Michele pushed the button and the coffee grinder revved to life. “I still don’t understand how you can party all night and be all smiles the next day for work.”
Tessa grinned mischievously and leaned back against the counter. “It’s a secret.”
Her coworker rolled her eyes. “If you’re talking about Gatorade, it’s no secret.”
Tessa giggled and scanned over the half empty coffee shop. For a Wednesday morning, it was particularly dead as far as business goes. From what she observed, almost everyone and their brother needed a little pick-me-up in the morning in the middle of the week.
The slow morning allowed her to spin the story of her wild night on the town to Michele. What her coworker didn’t know was that Tessa actually stayed at home all evening with her nose stuck in a book.
“I’ll have to go out with you next time. Sounds like you had a fun time.”
Tessa inwardly cringed at the idea. It’s not that she didn’t like Michele’s company, but she dreaded the idea of having to put on that outrageous glitter eye shadow and that tight mini skirt again.
But instead of turning down Michele, she smiled and nodded. “That’d be awesome!” she exclaimed, her tone fluxing like the ditzy airhead she pretended to be.
For months now, Tessa had been projecting this image of herself. After transferring to this new community college from the big university in her hometown, she had made a resolution to recreate herself. She wouldn’t be the unpopular bookworm anymore. Tessa wanted to be one of the cool kids who went to clubs and bars when they were still under-aged. So, she wore skinny jeans and designer blouses underneath her black barista apron and pretended to not care about her studies so the other students would like her.
Many times, she felt a fraud for donning this new persona when the real Tessa was suppressed underneath layers of makeup and hair spray. Tessa fabricated stories about late night keg parties and sleeping with hot guys after getting incredibly drunk. In reality, she stayed in her apartment if she could help it and maintained her perfect grade point average.
When other girls invited her out on the town, Tessa accepted and pulled out of the flamboyant but sexy outfits to wear. She made her own fake ID to get into the clubs and played the part she had created for herself. She drank the fruity cocktails, flirted back with the boys who hit on her and danced like a stripper with the rest of them. Once she got home – if she ended up at her own home – she’d scrub off the vibrant makeup and go straight to bed after downing two glasses of water to combat the hangover that was sure to come in the morning.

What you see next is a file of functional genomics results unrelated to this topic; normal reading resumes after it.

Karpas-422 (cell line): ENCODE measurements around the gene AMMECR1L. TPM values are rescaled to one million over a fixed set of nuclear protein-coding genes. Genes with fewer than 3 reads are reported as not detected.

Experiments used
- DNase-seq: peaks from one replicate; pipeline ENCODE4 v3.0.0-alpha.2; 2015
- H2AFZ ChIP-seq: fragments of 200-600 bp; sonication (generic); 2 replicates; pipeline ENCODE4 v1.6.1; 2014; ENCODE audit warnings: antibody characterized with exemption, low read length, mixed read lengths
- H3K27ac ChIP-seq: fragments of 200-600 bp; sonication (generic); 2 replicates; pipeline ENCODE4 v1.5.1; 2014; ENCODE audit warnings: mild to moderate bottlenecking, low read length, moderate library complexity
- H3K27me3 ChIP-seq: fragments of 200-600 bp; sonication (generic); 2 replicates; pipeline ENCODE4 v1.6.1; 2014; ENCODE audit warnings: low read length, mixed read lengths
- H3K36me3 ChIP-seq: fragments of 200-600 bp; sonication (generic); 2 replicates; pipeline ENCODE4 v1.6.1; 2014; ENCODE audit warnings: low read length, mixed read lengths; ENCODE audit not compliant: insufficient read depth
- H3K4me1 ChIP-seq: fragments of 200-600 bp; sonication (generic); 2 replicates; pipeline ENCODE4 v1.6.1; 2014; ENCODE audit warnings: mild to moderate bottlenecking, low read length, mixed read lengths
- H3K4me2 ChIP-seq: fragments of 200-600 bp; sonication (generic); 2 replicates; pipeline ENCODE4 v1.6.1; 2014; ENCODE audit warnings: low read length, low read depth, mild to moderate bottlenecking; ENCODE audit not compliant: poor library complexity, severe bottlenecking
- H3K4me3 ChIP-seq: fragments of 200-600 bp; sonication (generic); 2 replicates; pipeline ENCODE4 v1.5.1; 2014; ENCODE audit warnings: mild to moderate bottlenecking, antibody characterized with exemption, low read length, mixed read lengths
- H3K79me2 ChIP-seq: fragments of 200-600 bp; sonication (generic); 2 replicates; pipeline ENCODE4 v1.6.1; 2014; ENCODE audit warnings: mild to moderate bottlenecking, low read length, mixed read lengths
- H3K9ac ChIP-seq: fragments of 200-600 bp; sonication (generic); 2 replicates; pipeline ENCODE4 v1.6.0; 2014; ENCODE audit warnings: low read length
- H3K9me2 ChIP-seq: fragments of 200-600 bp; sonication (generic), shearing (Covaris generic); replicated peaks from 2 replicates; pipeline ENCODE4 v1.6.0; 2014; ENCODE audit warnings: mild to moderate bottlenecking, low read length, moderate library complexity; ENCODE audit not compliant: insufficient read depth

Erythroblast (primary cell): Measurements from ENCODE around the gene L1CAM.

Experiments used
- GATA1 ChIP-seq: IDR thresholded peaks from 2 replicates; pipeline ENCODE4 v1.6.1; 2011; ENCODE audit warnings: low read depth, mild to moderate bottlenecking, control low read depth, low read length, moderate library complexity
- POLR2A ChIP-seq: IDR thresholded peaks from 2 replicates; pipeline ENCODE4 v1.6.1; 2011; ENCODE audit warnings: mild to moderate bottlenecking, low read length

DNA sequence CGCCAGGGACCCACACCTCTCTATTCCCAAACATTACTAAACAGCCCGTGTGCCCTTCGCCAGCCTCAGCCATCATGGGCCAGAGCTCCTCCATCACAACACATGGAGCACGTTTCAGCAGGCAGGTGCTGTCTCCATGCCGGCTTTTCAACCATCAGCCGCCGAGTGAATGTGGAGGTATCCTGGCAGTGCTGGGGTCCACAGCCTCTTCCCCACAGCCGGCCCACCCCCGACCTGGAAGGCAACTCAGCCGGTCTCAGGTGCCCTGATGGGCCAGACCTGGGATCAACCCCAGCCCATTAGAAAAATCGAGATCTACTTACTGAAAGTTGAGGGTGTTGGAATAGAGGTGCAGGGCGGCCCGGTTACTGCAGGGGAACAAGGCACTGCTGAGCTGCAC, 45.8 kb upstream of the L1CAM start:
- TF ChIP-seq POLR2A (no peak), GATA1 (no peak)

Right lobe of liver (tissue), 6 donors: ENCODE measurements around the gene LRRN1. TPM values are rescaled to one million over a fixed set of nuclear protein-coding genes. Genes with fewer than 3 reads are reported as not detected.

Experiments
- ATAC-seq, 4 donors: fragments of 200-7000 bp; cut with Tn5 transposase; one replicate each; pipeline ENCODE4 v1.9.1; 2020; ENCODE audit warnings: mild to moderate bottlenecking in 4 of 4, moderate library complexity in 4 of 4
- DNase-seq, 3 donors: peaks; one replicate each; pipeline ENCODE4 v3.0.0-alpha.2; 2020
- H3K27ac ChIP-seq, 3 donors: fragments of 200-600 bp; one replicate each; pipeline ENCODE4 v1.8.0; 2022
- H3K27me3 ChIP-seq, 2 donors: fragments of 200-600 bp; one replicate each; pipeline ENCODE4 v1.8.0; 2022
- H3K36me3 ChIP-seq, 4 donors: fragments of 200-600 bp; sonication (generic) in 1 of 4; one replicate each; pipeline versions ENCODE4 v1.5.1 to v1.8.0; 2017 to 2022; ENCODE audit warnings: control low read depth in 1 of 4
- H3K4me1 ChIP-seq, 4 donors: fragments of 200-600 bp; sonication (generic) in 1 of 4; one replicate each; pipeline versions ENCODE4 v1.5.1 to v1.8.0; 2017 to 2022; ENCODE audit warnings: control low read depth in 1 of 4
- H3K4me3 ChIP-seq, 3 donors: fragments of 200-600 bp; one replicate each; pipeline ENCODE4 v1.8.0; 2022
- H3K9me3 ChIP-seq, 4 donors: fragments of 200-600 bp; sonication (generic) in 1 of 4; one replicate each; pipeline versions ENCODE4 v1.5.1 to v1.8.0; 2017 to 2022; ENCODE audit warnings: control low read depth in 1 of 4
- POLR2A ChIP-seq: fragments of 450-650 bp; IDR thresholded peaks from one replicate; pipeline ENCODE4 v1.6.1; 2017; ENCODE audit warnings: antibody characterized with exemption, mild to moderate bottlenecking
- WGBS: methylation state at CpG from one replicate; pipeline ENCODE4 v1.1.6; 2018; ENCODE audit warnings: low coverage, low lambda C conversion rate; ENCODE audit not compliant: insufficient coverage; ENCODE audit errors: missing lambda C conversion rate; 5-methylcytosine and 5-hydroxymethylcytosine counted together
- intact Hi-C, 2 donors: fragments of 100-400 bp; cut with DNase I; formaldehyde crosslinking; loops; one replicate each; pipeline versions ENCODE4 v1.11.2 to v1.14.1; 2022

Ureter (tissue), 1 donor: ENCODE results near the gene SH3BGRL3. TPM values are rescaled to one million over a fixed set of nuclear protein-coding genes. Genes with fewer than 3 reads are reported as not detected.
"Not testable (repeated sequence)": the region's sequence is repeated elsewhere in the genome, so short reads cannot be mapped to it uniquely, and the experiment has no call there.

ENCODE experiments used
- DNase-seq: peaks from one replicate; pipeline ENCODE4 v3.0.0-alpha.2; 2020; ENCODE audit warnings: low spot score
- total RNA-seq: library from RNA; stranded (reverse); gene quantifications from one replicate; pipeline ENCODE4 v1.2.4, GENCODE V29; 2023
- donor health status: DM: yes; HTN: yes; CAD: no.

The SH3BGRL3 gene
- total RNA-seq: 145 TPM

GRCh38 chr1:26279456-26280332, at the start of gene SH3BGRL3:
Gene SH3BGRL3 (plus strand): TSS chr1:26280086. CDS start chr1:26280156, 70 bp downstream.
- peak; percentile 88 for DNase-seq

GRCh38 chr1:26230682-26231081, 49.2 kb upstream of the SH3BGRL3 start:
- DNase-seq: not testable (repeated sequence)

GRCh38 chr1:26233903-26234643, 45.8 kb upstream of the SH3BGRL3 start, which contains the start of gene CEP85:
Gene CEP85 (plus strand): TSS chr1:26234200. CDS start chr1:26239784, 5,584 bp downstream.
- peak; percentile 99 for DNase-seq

Tessa hated going out. She hated the clubs and the loud music. She hated the rude boys who pinched her butt and tried to get her drunk. She hated disrespecting herself by dancing that way. But the desire to make friends and be somebody outweighed all of it.
Michele was one of the girls who Tessa wanted to impress the most. She was classy and kind, but had a bit of natural spunk about her that Tessa wished she had. Yet, Michele was the one person Tessa didn’t spend as much time with. They only shared two shifts during the week and Michele graduated two years ago.
The coffee shop doors opened and the sound of traffic briefly poured in, bringing both girls to attention. At first, the bright sunshine behind the customer shadowed many of his features. But as he swaggered into the shop, Tessa’s eyes brightened at his handsome looks.
His dark hair was perfectly gelled and contrasted his pale green eyes. His semi-professional attire of a blue button up shirt tucked into a pair of khakis pants that showcased his trim waist did little to hide his muscular physique. A laptop bag was slung across his thick chest, rocking against his hip as he walked towards the counter.
He couldn’t have been too far into his thirties, but he carried himself like a true gentleman. Yet, there was a look about him that was undeniably alluring. He was an older man, and to Tessa, that had always been an attractive quality. They had more life experience and mountains more maturity than any of the frat boys that thought the idea of a good time involved sucking beer through a rubber hose.
Tessa’s heart never thumped this hard when older college seniors in the club surrounded her and bombarded her with cheesy pickups lines. A small smile crept across the stranger’s face and her cheeks flushed when she realized the smile was directed at her.
She glanced to Michele whose eyes flicked back and forth between Tessa and the customer, signaling for her to take his order. Already feeling her palms sweat and tongue thicken in her mouth, Tessa stepped up to the cash register and gave him her best coquettish smirk to hide how she really felt.
“Good morning,” she greeted, surprised that she was able to get the words in the right order and pronounced clearly.
“Good morning,” the stranger replied. The deep timbre of his voice made her knees weak.
“Is something there I could you get.” So much for that. Tessa winced and shook her head to get her sentence straight again. “Sorry. Is there something I can get for you?”